Nevertheless, managers usually regard environmental management, sometimes even energy management, as a decelerating and costly factor, with no economic justification in this sense. Among the main principles from Chapter 8 of the Rio Declaration of 1992 is the effective use of economic instruments and market mechanisms as well as other incentives to realize sustainable development. Article 14 of Johannesburg Summit 2002—the World Summit on Sustainable Development—also emphasizes sustainable production and consumption policies in companies and organizations to attain this goal [8]. Considering environmental concerns, induced to new heights over the past decades, environmental pollution and SCM development must be addressed because such practices can play an important role in preventing the waste of financial, human, and time resources and even revolutionizing energy consumption structure in production/service industry. Operational solutions to this problem should be thus combined in the form of a comprehensive SCM approach [6].

Despite the increasing development and adoption of environmental management strategies in many mining companies worldwide, there are still some significant research topics on environmental issues, particularly GSCM practices. SCM has also turned into a common practice at the industry level and numerous articles on its theories and practices have been so far published, although the evaluation of supply chain performance has received little attention [712]. Overall, minimal effort has been made to systematically identify the evaluation criteria for supply chain performance. In addition, no consensus exists among researchers on the most appropriate method to prioritize such criteria [1315].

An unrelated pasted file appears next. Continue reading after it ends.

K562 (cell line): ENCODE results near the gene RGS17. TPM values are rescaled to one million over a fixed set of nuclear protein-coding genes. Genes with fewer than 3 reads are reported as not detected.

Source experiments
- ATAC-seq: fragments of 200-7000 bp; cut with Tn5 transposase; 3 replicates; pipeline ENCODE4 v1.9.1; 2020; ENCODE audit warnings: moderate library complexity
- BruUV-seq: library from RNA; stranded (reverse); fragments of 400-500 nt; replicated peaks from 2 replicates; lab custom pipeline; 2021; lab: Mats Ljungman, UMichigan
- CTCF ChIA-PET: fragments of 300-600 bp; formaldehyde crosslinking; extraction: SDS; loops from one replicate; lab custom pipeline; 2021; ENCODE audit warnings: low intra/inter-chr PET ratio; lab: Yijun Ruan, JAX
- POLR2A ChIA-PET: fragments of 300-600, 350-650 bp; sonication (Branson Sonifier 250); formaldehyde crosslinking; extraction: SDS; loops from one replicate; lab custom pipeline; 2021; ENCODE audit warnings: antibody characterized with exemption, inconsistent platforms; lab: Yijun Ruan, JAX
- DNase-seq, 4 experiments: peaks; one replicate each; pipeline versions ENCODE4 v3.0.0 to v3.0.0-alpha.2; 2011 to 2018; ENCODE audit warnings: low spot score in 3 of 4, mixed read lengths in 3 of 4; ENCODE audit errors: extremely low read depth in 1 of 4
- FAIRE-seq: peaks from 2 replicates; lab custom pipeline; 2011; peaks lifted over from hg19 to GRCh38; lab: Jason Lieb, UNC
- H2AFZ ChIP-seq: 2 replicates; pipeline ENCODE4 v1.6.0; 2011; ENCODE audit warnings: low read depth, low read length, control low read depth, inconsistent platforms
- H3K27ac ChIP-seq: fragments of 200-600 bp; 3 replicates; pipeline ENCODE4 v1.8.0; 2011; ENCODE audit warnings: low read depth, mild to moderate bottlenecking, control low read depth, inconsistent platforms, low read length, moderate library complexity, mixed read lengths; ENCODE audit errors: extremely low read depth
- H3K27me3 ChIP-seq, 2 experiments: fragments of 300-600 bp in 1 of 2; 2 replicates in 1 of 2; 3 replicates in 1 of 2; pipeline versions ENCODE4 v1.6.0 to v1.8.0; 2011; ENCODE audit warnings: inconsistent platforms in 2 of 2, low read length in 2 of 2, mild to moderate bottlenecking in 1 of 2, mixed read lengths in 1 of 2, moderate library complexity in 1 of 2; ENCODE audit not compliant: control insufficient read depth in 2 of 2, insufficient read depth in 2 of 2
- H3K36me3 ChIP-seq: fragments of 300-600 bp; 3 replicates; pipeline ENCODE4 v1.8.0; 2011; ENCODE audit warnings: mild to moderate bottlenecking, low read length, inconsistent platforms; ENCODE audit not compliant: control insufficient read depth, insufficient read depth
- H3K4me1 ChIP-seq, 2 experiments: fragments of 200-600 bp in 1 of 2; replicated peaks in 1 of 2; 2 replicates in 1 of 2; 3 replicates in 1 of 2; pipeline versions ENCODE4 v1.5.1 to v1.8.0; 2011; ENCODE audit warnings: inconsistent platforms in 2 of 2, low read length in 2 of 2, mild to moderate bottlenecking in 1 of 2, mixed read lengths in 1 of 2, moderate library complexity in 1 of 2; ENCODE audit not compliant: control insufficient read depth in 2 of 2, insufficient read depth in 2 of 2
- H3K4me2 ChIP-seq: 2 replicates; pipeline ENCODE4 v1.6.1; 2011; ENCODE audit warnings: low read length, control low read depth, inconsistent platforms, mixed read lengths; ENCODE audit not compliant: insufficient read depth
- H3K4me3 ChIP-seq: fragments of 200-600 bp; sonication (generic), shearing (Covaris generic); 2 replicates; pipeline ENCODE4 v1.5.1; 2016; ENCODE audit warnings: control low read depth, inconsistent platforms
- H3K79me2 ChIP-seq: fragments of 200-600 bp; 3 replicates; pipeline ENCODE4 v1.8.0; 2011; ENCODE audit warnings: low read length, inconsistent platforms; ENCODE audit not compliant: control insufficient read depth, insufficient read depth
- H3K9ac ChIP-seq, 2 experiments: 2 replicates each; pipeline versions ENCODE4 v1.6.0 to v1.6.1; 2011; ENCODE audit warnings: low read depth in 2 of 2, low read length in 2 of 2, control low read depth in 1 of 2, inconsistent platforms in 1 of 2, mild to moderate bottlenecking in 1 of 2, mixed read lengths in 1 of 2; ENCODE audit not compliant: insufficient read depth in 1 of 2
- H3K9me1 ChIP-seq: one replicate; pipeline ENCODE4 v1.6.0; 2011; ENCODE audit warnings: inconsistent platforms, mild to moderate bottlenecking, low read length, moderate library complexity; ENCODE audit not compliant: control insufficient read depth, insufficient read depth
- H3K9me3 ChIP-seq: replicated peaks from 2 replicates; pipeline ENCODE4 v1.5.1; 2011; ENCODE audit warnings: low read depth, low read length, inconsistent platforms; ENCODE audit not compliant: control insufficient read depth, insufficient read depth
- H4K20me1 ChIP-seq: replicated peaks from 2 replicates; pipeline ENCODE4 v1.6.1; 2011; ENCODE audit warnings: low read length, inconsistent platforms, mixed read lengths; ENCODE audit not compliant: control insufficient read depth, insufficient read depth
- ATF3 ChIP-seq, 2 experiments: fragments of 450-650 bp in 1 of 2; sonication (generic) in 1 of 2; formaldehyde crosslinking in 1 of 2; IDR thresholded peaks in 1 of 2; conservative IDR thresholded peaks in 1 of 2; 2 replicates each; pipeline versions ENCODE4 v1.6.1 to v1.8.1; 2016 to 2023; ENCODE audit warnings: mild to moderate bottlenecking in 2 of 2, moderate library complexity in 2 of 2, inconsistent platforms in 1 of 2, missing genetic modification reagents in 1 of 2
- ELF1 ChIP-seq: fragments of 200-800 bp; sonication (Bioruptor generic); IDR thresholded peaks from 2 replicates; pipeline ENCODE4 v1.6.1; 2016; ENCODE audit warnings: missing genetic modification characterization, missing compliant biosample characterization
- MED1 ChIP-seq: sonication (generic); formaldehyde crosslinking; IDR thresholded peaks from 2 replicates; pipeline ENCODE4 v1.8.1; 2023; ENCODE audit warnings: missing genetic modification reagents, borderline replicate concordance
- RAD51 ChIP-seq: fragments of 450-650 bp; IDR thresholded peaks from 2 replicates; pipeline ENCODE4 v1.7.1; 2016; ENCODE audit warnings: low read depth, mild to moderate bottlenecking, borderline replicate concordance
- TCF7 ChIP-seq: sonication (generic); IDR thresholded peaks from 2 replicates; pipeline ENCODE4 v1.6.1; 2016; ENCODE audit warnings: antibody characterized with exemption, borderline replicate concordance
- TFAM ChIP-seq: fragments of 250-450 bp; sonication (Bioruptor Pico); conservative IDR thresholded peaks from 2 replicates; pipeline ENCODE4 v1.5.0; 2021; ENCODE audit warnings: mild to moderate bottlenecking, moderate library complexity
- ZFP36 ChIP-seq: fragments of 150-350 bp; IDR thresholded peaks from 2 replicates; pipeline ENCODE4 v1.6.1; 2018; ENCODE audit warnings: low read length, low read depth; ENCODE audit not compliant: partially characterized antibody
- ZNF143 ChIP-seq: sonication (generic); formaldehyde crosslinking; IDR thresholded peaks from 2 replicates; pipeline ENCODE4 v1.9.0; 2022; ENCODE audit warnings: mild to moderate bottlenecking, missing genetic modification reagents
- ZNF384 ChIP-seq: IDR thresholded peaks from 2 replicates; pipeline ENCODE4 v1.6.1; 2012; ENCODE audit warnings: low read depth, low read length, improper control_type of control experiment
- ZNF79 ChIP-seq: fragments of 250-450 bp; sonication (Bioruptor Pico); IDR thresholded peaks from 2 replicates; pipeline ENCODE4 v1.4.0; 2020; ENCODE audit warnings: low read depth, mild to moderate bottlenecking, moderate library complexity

The contributions of this study through the investigation of green supply chain management can be defined as follows:(i)GSCM may help prevent the use of toxic and hazardous chemicals(ii)The nature and advantages of GSCM can be applied to all parts of an organization(iii)Supply chain greening can benefit companies and organizations at both individual and national levels(iv)GSCM programs can provide particular competitive benefits, including lower costs, and greener products

2. Literature Review

2.1. SCM Theoretical Foundations